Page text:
The notion of teaching them to adjust is at the crux of her process, as she works with entire families to find the right partner for their would-be brides and grooms. In some ways, the show is a modern take on arranged marriage, with contemporary dating horrors like ghosting and lacking the skills for a meet-up at an ax-throwing bar. But issues of casteism, colorism and sexism, which have long accompanied the practice of arranged marriage in India and the diaspora, arise throughout, giving viewers insight into more problematic aspects of Indian culture. As an Indian-American girl growing up in Upstate New York, one part of my culture that was especially easy to brag about was weddings. They were joyful and colorful, and they looked more like a party than a stodgy ceremony. While living under the same roof in quarantine, my mom and I have had a lot of time to watch buzzy Netflix shows together. But I was hesitant to invite her to watch Indian Matchmaking with me, knowing her marriage to my dad was arranged.
CONTINUE TO BILLING/PAYMENT
Skip navigation! Story from Best of Netflix. I do not typically spend time watching reality TV , which might surprise some considering I was once on a reality show. Given my own experience and ethnic background, I wanted to love the show and be supportive, but to me the series fell flat and overly simplified and stereotyped what it means to be Indian.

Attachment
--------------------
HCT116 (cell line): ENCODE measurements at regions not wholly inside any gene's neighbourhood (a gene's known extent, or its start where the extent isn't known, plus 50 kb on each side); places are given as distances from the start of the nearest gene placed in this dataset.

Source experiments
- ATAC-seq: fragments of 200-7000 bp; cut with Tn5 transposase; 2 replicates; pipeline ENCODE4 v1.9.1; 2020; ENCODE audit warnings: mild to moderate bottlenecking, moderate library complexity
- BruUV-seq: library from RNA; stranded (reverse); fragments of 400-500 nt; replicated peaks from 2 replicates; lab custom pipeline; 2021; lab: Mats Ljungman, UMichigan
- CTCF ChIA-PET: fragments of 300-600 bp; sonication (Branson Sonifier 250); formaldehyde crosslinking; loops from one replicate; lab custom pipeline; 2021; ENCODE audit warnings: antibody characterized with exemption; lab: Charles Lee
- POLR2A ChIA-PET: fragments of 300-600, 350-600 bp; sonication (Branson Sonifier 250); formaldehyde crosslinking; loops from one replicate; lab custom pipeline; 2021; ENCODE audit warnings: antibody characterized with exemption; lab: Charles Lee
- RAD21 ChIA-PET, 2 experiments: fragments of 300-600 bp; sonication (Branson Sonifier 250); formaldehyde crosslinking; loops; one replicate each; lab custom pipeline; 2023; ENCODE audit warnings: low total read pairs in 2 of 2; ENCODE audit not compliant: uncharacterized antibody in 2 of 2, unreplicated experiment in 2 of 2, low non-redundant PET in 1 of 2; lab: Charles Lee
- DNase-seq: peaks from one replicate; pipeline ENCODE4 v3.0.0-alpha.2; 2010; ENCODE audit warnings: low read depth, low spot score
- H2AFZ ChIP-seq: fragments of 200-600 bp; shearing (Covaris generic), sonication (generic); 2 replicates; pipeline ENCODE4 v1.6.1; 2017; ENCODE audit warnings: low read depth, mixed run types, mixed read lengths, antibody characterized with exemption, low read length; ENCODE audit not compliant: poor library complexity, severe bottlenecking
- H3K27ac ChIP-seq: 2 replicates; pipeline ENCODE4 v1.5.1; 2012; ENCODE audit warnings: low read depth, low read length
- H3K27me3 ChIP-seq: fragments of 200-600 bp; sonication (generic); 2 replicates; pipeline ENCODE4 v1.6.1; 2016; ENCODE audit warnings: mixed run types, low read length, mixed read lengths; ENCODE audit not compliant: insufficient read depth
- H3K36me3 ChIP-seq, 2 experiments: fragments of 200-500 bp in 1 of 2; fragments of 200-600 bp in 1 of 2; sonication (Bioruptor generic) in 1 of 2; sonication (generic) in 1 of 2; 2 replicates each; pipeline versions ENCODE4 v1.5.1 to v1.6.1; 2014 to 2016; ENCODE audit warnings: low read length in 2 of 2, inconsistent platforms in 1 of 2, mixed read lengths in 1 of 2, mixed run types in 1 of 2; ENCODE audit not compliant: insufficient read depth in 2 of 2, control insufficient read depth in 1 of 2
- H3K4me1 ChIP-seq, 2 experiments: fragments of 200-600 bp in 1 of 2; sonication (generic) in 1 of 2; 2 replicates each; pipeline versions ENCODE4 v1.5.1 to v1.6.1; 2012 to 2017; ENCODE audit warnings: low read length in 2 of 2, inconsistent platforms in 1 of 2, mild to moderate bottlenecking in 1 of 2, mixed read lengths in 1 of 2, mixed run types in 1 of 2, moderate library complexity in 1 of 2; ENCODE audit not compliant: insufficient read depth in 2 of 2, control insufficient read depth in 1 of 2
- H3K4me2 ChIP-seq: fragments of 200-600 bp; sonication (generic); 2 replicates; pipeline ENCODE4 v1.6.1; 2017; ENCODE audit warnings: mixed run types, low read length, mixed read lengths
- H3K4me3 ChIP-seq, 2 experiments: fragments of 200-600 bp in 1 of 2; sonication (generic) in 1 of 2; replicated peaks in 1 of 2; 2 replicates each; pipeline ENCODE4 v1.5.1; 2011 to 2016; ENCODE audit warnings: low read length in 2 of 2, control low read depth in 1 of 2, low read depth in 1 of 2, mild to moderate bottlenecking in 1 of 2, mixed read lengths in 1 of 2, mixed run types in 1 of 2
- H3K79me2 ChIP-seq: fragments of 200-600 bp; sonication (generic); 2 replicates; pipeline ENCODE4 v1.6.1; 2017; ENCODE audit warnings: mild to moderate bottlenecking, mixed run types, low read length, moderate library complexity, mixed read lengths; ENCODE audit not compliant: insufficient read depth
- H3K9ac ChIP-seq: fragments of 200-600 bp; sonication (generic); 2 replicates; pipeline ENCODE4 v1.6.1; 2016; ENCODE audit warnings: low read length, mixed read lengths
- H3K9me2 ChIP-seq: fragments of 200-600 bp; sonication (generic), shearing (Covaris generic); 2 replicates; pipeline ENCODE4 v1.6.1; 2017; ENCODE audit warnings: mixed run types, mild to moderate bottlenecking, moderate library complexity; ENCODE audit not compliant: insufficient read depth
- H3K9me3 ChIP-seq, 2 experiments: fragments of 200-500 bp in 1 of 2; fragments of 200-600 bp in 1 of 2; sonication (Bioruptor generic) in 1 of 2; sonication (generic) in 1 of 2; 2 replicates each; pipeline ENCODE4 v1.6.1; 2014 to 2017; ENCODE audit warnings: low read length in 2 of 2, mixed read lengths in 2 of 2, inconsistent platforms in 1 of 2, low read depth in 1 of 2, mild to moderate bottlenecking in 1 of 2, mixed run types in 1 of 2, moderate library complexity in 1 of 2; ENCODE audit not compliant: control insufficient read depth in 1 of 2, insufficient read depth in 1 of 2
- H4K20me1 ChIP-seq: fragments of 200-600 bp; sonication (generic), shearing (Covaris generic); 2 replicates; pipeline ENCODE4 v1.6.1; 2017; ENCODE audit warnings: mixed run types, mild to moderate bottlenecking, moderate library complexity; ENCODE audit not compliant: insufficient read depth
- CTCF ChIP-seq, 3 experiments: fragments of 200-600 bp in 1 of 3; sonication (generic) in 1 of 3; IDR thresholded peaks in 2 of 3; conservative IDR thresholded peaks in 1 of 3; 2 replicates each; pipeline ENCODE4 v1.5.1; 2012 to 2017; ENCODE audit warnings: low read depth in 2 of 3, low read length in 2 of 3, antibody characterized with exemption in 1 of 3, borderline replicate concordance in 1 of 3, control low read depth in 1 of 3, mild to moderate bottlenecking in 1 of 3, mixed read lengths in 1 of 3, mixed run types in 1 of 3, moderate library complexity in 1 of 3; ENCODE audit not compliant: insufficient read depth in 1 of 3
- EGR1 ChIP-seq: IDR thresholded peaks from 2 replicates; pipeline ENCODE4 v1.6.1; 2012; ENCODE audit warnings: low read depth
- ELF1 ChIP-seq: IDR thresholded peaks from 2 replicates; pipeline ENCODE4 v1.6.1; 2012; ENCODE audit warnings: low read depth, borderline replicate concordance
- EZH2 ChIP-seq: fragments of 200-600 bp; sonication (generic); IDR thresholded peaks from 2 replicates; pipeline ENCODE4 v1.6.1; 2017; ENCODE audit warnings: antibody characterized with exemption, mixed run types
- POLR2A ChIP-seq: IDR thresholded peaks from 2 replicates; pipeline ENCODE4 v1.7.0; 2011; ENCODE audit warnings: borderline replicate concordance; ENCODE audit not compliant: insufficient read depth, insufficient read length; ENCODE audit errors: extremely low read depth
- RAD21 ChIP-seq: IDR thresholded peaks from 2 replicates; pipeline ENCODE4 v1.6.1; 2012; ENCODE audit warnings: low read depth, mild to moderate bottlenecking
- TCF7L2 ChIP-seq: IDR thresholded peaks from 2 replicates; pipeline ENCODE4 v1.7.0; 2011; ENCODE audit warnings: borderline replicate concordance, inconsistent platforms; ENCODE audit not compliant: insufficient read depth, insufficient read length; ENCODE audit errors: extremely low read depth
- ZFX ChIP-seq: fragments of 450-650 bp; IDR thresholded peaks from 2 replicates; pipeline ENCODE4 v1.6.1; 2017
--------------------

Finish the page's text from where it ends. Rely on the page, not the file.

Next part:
Although the couples Sima fixes up are not forced to marry, the end goal of matchmaking is that, after a few dates, the people involved will commit to an eventual engagement or Roka.
The Netflix dating show updates the arranged marriage narrative—but leaves the custom’s major problems untouched.
No one in my immediate family has had an arranged marriage, but I have many relatives who have. But I also know they rarely favor brides-to-be, expecting them to meet caste, color and body requirements as well as stereotypical gender roles. The show bills itself as exploring traditional Indian matchmaking practices in a modern world. Taparia characterizes her role as a matchmaker as a conduit for the divine. But Taparia also laments the challenges of being a matchmaker in these modern times.